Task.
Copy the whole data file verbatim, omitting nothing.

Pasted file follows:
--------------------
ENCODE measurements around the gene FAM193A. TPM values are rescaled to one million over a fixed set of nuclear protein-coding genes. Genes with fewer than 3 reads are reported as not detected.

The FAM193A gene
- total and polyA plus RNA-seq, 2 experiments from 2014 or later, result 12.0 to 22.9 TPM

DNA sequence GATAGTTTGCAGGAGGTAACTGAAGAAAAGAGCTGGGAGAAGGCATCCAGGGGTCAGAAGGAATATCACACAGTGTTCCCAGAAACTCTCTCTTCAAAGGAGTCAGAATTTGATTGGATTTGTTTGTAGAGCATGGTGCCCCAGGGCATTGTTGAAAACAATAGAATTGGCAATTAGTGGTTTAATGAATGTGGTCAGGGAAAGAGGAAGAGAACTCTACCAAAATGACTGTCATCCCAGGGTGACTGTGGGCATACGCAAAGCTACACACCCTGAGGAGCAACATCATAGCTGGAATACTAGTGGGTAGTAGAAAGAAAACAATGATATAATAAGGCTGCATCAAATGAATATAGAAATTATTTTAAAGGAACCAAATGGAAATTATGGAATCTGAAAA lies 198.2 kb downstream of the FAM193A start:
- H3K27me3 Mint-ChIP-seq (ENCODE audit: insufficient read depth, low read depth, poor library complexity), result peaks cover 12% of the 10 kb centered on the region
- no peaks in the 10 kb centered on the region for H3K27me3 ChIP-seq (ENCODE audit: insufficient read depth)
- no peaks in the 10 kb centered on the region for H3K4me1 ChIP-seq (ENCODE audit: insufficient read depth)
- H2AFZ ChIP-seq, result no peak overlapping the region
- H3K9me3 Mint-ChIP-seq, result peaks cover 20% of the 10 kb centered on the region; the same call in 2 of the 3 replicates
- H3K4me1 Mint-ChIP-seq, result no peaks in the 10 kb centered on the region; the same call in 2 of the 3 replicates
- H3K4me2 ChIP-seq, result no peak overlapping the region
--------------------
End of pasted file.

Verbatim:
ENCODE measurements around the gene FAM193A. TPM values are rescaled to one million over a fixed set of nuclear protein-coding genes. Genes with fewer than 3 reads are reported as not detected.

The FAM193A gene
- total and polyA plus RNA-seq, 2 experiments from 2014 or later, result 12.0 to 22.9 TPM

DNA sequence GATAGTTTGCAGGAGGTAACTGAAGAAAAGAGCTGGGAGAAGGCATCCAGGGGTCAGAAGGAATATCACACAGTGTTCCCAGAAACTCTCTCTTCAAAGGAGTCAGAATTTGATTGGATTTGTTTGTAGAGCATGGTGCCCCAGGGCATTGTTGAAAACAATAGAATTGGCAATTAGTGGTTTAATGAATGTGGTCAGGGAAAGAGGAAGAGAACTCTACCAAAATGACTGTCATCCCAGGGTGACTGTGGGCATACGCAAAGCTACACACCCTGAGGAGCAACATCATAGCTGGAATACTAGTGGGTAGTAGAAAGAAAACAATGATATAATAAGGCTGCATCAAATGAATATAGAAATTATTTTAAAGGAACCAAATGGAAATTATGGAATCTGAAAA lies 198.2 kb downstream of the FAM193A start:
- H3K27me3 Mint-ChIP-seq (ENCODE audit: insufficient read depth, low read depth, poor library complexity), result peaks cover 12% of the 10 kb centered on the region
- no peaks in the 10 kb centered on the region for H3K27me3 ChIP-seq (ENCODE audit: insufficient read depth)
- no peaks in the 10 kb centered on the region for H3K4me1 ChIP-seq (ENCODE audit: insufficient read depth)
- H2AFZ ChIP-seq, result no peak overlapping the region
- H3K9me3 Mint-ChIP-seq, result peaks cover 20% of the 10 kb centered on the region; the same call in 2 of the 3 replicates
- H3K4me1 Mint-ChIP-seq, result no peaks in the 10 kb centered on the region; the same call in 2 of the 3 replicates
- H3K4me2 ChIP-seq, result no peak overlapping the region